Marshall’s defense held the Hilltoppers in check in the first half with just 40 yards rushing and 118 passing. Bailey completed 14-of-30. The Herd totaled 205 total yards on 100 rushing and 105 passing between Wells and Zban, who came in with 8:05 left in the second period. Wells walked to the locker room and did not return
Western Kentucky managed two field goals in the second period. Narveson connected from 41 and 46 yards. He missed from 47 yards with 28 seconds left as his low kick smacked the crossbar and came back onto the field. Zappe had passed the visitors into position. After the miss, the Herd took a knee to end the half.
The Hilltoppers outscored the Herd, 47-7, in the second half. This was Helton’s first win against the Herd after two defeats. Daewood Davis led in receiving with three catches for 104 yards and two scores. Mitchell Tinsley grabbed nine for 84. The Hilltoppers finished with 485 total yards.
Herd freshman Rasheen Ali ran for 97 yards on 24 carries, but Western Kentucky kept him out of the end zone. The home team 323 yards.
Under Helton, the Hilltoppers have finished strong each season.
“We didn’t blink,” Helton said. “We said we’d come out the second half and get it done. It’s not how you start, it’s how you finish.”
UTSA handed Western Kentucky its only league defeat.
Before the game, there was a moment of silence for former Marshall baseball coach Jack Cook. He passes away earlier in the week. He was 95.
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West Virginia powered its way past Kansas and became bowl eligible in the process with a 34-28 victory Saturday night.
The Mountaineers rushed for a season-high 261 yards, helping them overcome two turnovers, including Gavin Potter’s 28-yard interception return for a touchdown that allowed the Jayhawks tie the game at 21 early in the third quarter.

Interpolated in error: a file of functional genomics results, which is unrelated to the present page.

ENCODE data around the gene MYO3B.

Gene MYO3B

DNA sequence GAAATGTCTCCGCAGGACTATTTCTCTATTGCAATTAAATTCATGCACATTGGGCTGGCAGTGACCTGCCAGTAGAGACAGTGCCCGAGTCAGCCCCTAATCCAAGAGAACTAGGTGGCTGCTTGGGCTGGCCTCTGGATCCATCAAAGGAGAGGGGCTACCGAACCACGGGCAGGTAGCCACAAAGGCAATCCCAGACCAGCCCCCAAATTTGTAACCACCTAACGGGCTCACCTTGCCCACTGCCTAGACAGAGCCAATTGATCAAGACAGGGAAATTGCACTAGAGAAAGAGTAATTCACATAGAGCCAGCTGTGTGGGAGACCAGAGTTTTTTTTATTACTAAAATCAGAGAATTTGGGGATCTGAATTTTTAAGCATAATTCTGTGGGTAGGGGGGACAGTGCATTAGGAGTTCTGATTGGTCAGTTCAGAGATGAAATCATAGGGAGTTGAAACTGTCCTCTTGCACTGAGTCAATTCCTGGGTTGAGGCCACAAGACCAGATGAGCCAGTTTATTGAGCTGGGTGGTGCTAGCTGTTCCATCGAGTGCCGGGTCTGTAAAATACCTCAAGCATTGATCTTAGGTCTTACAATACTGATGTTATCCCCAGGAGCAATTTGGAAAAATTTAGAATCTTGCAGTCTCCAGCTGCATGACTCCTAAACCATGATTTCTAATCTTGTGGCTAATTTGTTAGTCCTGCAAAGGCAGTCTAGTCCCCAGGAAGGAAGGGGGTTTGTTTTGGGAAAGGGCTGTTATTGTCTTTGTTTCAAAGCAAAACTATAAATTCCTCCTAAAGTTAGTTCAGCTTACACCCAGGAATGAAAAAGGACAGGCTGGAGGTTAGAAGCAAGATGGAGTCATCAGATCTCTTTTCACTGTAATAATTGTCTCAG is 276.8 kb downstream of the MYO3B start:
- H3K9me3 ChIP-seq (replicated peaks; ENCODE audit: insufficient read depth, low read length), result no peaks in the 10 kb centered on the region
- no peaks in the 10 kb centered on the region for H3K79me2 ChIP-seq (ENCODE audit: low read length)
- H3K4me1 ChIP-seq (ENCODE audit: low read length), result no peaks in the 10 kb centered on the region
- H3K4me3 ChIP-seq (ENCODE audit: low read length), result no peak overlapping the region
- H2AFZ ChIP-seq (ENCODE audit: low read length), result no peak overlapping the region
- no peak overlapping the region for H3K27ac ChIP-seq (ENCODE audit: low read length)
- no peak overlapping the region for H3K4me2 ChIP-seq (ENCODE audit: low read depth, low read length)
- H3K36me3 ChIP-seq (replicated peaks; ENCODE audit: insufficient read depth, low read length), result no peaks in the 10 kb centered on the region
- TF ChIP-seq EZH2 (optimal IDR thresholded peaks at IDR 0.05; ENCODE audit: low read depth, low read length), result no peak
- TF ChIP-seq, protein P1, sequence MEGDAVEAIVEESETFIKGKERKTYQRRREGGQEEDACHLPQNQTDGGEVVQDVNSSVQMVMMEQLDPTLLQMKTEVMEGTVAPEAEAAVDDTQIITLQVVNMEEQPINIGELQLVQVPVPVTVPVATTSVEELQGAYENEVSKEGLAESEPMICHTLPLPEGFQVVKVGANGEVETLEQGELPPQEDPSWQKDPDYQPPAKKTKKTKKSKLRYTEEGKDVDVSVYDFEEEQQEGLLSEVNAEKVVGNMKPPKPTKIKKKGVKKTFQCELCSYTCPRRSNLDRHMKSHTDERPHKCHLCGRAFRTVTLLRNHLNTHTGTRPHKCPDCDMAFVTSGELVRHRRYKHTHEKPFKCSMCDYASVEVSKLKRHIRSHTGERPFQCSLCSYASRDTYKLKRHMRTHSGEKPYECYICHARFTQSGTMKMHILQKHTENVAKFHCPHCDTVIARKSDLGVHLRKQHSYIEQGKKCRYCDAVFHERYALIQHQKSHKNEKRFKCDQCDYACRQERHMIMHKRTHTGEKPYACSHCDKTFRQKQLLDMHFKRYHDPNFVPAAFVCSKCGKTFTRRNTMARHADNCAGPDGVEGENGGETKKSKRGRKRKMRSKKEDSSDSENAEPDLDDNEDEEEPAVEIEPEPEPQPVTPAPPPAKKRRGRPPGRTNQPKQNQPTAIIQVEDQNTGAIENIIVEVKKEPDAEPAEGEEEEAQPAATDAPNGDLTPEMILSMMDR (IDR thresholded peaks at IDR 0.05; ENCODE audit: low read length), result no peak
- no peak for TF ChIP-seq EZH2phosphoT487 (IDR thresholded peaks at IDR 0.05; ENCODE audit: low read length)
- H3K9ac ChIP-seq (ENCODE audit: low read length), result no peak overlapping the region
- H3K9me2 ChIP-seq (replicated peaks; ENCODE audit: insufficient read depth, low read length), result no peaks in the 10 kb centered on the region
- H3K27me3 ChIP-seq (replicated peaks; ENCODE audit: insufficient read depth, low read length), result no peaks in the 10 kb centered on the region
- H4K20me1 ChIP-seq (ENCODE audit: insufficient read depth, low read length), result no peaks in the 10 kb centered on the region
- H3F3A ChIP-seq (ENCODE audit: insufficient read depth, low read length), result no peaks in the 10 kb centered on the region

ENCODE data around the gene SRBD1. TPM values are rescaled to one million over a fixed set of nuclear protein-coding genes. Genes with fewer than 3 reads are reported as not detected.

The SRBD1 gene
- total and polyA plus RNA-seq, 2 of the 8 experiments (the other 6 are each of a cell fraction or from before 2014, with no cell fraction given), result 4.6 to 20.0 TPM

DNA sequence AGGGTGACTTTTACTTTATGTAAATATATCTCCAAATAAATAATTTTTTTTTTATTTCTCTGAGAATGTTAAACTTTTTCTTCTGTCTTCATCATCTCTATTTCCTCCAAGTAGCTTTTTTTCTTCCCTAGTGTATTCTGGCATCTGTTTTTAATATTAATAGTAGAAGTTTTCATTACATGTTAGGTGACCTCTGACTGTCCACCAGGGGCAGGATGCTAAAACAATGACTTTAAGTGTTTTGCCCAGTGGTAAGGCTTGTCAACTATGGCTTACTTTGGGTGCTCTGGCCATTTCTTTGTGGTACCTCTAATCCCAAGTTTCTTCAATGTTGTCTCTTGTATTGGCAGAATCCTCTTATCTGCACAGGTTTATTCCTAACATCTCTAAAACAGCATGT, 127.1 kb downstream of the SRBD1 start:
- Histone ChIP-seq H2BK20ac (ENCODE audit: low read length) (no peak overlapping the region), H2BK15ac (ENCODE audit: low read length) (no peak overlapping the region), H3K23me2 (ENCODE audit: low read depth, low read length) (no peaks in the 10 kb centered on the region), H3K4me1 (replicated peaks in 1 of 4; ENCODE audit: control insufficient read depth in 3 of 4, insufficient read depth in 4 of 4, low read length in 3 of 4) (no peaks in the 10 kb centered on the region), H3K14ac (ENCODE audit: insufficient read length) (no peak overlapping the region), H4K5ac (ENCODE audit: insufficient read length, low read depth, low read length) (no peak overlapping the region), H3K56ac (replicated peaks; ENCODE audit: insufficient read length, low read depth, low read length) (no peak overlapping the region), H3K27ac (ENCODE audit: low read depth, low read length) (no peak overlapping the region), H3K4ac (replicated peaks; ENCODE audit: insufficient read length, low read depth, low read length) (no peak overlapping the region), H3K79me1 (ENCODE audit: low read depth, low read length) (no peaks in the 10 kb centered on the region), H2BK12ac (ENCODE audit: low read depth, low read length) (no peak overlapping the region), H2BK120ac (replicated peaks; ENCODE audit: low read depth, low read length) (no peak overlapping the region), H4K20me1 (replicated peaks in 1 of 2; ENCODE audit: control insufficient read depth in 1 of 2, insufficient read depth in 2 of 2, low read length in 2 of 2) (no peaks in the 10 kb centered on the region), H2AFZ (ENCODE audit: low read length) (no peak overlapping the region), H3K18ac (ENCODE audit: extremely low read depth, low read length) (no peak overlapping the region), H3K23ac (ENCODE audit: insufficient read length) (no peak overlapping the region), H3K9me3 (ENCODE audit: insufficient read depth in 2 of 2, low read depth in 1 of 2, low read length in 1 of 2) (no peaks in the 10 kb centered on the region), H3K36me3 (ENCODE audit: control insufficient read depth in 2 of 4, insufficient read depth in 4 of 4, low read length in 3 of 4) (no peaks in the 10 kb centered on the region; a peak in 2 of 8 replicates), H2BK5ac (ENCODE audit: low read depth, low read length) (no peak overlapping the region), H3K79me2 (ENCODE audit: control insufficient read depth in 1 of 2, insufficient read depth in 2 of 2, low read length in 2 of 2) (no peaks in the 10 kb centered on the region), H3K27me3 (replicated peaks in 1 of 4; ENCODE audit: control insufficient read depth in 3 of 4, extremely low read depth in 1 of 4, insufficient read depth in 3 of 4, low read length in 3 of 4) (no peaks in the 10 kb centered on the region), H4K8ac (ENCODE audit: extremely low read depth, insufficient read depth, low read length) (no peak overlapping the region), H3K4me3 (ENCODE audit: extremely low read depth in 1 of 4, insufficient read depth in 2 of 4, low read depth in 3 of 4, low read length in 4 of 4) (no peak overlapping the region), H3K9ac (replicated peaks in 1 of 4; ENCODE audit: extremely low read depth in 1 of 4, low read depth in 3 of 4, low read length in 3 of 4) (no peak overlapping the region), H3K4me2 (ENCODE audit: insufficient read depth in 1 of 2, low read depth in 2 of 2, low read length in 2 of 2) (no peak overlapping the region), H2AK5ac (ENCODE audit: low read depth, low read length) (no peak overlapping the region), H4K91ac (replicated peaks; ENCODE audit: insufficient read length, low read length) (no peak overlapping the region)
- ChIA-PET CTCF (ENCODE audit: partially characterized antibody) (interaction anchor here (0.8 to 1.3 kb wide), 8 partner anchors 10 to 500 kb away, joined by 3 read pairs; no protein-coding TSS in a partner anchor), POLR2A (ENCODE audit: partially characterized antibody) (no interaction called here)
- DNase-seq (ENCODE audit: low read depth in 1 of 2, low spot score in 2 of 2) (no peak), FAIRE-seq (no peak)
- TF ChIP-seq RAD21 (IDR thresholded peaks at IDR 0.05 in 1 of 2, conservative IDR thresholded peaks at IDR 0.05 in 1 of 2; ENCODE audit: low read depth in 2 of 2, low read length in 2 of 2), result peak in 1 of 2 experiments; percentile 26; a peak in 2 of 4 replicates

“I’m proud of our staff and players,” third-year WVU head coach Neal Brown said. “We handled adversity extremely well today and we were resilient. It says a lot about them not just as football players, but as people. At the end of the day, that’s what we’re trying to develop is people, and resiliency is a life skill. I’m really proud of them.”
Tailbacks Leddie Brown (19 rushes, 156 yards) and Tony Mathis (22-118) each went over the 100-yard mark against KU, while Brown surpassed 1,000 yards for a second straight season.
“We knew coming into the game that the run game was going to be a big factor,” Leddie Brown said. “[Running backs coach Chad Scott] told me and Tony, this game I was going to have 100 and he was going to have 100, too, and that’s what the stats say. I’m proud of Tony. He practiced hard this week and he deserves it.”
It was Brown’s 44-yard touchdown run that broke the 21-all tie and allowed West Virginia (6-6, 4-5) to lead for good with 8:32 left in the third quarter.
Field goals of 38 and 37 yards by Casey Legg put WVU in front 34-21 with 5:53 remaining.
In between Legg’s field goals, linebacker Josh Chandler-Semedo made his first of two interceptions on a Jalon Daniels first down red zone pass.
Chandler-Semedo’s second interception also came in the red zone when he snatched a Daniels throw on fourth-and-11 with the Mountaineers leading by 13.
When West Virginia entered its bye week 2-4, Chandler-Semedo vowed the Mountaineers would improve over the second half of the season and that he would not settle for a losing record in his final collegiate campaign.
It is the 18th time in the last 20 seasons West Virginia is bowl eligible.
“That’s pretty much a standard to get to a bowl game and to fall below the standard is unacceptable,” Chandler-Semedo said.
Still, West Virginia didn’t secure the win in front of 23,117 at David Booth Kansas Memorial Stadium until Winston Wright recovered an onside kick after Daniels stretched the ball over the goal line for a 3-yard TD run that brought Kansas to within six with 1:43 to play.